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Fri 11 Mar 2011 08:22 AM

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Police flood streets of Riyadh to quell planned protests

Saudi security out in force in Saudi capital as small demos are reported in east of kingdom

Police flood streets of Riyadh to quell planned protests
Police fired over crowds to disperse protesters as activists gear up for a Day of Rage

Police flooded the streets of

the Saudi capital on Friday looking to deter a planned day of

demonstrations and small protests were reported in the east of

the oil-rich country that has been rattled by pan-Arab unrest.

A loose coalition of liberals, rights activists, moderate

Sunni Islamists and Shi'ite Muslims has urged political reform

and a Facebook page calling for demonstrations has attracted

more than 30,000 supporters in the conservative kingdom.

However, protests are strictly forbidden in Saudi Arabia,

and scores of uniformed police patrolled the main squares in

Riyadh, with helicopters buzzing overhead, significantly raising

the security presence ahead of Friday prayers.

Two activists said more than 200 protesters had rallied in

the city of Hofuf, which is close to the eastern Ghawar oil

field and major refinery installations.

The city has seen scattered protests in the last two weeks

by minority Shi'ites, who complain of discrimination in the face

of the country's dominant Sunni majority.

Saudi Arabia is the world's top oil exporter, a major US

ally which has guaranteed Western energy supplies for decades,

and the calls for protests have put markets on edge.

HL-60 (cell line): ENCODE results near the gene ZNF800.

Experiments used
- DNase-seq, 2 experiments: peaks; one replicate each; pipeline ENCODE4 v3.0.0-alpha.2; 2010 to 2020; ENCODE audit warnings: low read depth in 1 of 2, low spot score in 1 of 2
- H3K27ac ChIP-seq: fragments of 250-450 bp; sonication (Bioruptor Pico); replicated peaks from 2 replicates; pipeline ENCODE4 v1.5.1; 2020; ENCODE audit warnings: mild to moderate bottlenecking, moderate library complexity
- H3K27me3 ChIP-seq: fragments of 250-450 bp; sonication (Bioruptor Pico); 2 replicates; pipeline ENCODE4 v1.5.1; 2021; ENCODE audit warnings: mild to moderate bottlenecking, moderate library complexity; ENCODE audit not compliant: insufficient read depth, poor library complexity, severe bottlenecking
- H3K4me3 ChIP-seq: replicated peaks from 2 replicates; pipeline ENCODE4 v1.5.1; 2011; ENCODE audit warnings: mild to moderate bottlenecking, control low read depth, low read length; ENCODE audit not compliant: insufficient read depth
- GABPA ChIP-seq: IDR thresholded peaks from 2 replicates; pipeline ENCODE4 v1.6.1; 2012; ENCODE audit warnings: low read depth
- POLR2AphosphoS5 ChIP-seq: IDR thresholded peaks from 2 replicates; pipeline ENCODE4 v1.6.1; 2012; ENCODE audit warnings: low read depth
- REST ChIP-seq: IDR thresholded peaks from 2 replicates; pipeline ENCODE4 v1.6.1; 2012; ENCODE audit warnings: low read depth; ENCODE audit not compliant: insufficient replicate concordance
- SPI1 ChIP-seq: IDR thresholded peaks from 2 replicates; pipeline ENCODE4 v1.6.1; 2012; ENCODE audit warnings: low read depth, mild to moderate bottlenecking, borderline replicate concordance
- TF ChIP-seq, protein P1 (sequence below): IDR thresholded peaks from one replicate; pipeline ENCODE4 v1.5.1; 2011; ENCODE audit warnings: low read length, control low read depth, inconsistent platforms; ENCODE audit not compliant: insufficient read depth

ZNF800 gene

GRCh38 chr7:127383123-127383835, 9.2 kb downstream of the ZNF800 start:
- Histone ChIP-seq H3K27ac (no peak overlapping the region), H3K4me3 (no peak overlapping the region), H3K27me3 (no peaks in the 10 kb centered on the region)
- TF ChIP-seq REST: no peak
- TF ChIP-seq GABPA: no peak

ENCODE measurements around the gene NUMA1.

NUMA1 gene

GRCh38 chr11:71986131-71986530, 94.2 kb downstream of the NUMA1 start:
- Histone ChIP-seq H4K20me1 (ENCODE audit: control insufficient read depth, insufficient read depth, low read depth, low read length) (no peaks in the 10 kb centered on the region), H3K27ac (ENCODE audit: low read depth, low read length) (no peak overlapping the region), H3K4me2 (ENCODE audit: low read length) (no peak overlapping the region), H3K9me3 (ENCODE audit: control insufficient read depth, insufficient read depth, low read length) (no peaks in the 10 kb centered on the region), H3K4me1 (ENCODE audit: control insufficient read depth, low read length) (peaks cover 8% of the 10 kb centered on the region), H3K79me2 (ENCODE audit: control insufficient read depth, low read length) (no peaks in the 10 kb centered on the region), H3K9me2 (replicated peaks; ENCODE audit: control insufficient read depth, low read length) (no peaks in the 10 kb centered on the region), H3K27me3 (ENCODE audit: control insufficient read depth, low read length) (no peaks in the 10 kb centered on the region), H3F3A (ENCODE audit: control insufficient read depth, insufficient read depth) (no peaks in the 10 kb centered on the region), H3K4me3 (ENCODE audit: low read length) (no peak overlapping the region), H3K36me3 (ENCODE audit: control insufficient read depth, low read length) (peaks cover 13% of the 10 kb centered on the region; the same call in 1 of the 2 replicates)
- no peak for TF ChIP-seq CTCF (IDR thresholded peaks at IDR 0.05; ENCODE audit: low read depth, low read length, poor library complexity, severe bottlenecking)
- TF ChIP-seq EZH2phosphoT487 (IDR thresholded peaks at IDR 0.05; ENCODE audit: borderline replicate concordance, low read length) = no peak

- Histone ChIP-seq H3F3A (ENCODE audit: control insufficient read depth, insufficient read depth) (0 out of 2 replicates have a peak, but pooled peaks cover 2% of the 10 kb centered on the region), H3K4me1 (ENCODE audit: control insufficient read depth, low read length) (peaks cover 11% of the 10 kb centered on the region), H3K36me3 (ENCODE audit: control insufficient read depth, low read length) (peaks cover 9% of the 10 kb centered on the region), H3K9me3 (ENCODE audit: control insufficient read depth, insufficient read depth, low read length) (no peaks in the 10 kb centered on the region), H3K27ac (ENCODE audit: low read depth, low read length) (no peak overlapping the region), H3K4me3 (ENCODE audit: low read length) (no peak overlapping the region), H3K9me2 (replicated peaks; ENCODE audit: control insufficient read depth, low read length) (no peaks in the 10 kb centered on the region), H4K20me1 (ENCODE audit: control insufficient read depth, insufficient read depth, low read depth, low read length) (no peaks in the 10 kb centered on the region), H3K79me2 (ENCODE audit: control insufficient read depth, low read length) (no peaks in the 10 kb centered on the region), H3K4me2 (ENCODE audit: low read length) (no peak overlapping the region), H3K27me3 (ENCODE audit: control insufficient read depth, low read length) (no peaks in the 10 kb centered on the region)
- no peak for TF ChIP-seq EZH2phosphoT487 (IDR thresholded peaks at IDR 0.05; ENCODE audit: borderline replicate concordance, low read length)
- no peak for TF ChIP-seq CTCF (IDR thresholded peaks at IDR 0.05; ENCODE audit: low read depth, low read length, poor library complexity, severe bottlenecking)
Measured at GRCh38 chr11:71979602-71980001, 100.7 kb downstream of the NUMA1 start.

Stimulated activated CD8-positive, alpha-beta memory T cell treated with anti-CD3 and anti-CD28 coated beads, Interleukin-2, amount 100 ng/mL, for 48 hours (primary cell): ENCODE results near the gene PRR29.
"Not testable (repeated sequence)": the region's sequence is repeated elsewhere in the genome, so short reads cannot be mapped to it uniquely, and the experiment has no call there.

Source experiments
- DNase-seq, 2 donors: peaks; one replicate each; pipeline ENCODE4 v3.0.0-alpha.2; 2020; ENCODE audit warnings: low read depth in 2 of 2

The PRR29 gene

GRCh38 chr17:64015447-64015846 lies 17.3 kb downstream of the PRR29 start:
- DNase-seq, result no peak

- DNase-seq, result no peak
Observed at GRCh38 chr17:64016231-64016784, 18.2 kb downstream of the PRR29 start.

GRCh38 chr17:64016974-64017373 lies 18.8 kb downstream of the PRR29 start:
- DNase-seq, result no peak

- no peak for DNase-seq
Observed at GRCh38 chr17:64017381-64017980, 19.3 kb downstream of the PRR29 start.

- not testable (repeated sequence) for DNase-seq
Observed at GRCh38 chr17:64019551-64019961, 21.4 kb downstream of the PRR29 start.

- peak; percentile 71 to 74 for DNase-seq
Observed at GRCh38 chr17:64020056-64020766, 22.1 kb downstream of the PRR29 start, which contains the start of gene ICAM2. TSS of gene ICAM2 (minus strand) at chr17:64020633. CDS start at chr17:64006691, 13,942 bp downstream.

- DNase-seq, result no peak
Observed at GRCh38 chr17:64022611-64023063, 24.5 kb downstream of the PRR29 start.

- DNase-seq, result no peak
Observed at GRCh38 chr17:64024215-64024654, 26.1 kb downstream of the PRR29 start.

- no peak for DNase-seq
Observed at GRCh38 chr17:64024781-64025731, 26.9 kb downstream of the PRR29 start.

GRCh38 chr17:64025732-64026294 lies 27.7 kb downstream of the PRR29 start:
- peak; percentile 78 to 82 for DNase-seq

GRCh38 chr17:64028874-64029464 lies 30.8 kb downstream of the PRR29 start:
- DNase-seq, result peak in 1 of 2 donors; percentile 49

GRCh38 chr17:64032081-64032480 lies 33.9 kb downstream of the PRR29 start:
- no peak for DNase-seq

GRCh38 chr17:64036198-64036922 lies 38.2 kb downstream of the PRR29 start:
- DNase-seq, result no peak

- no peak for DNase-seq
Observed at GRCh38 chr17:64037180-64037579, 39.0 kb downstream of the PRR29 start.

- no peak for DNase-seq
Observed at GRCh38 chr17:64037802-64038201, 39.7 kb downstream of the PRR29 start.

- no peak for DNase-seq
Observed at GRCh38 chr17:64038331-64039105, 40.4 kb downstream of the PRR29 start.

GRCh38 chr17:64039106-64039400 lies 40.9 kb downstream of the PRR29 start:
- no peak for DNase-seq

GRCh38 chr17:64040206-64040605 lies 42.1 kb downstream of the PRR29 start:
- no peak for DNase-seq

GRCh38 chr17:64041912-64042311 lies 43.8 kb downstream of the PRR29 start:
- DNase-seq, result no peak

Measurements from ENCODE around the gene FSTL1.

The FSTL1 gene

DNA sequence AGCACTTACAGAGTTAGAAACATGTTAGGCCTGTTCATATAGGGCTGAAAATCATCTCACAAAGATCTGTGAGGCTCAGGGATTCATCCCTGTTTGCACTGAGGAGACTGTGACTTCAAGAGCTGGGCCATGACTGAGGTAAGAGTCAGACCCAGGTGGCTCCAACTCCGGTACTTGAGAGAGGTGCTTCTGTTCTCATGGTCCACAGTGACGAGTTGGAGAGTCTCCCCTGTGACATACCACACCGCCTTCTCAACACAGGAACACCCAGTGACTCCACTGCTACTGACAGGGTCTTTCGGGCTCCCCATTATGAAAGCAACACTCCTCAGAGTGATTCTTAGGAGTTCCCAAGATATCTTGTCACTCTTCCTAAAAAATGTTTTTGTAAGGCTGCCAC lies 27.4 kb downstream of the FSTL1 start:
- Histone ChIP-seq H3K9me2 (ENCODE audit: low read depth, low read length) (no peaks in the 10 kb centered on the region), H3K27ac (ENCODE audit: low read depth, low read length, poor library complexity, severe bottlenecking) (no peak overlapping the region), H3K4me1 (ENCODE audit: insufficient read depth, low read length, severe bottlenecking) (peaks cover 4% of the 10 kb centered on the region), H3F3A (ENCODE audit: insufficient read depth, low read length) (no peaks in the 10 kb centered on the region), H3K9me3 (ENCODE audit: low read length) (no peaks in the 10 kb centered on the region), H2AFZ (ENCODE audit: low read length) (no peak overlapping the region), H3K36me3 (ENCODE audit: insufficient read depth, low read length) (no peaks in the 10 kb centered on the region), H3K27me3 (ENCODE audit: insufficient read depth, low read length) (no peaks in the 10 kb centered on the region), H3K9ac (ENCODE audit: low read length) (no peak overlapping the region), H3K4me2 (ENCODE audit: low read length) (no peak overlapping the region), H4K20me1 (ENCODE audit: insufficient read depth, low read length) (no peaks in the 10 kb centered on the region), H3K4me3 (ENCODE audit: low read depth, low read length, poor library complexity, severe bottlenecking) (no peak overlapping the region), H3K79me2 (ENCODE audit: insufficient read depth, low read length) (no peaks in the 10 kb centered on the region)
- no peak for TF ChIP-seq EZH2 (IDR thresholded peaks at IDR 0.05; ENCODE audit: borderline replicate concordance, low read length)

"The fact the Saudi regime is making a big deal of this

suggests that it may be a big deal ... If the first kind of

explicitly pro-democracy protests happen (on Friday) that sets a

precedent and we'll probably see more pro-democracy protests,"

said Shadi Hamid, an analyst with the Brookings Centre in Doha.

"Even if it's 200 or 300 that is still, by Saudi standards,

a big deal and something to worry about."

Riyadh is closely watching the outcome of protests elsewhere

in the Gulf, especially in Bahrain where a disgruntled Shi'ite

majority is seeking an elected government. Saudi Arabia, where

Shi'ites make up about 15 percent of the population, fears

sustained unrest there could embolden its own Shi'ite minority.

Protests were also planned across the Arabian Peninsula

including in Yemen, Kuwait and Bahrain on Friday.

The time after Friday prayers has proved to be crucial in

popular uprisings that have brought down Tunisian and Egyptian

rulers who once seemed invulnerable.

Saudi authorities have made it clear they will not tolerate

any protests or political parties, which they say are

unnecessary in an Islamic state applying Islamic law.

Activists in Saudi Arabia are not seeking the downfall of

the king but want political reform and economic opportunities.

"Saudi young men and women aren't just frustrated, they are

miserably in despair. Everyone I have talked with here is

complaining," Saudi blogger Murtadha Almtawaah wrote.

"They complain about the bad infrastructure of the cities

and the roads, the absence of civil society and freedom, the bad

education system, women's rights and finally the corruption."

Human Rights First called on the government to use restraint

in dealing with any protests. "We ask that all police forces be

kept away from the streets or be completely neutralized," the

Saudi-based group said.

A note by political risk analysts at Eurasia Group said

that, unlike unrest that has rocked other Arab leaders' rule,

Saudi protests were less of a threat to the kingdom's stability.

"They are appealing to the king, not demanding his

departure. Thus, while there may be some unrest ... it will not

threaten al Saud in the short term - but things could get

complicated if Saudi security forces overreact."

Saudi Arabia is home to Islam's holiest sites and a

long-time U.S. ally which has ensured oil supplies for the West.

In a sign that Riyadh was keen to address brewing

discontent, ruler King Abdullah unveiled benefits for Saudis

worth about $37 billion last month when he returned from three

months of medical treatment abroad.

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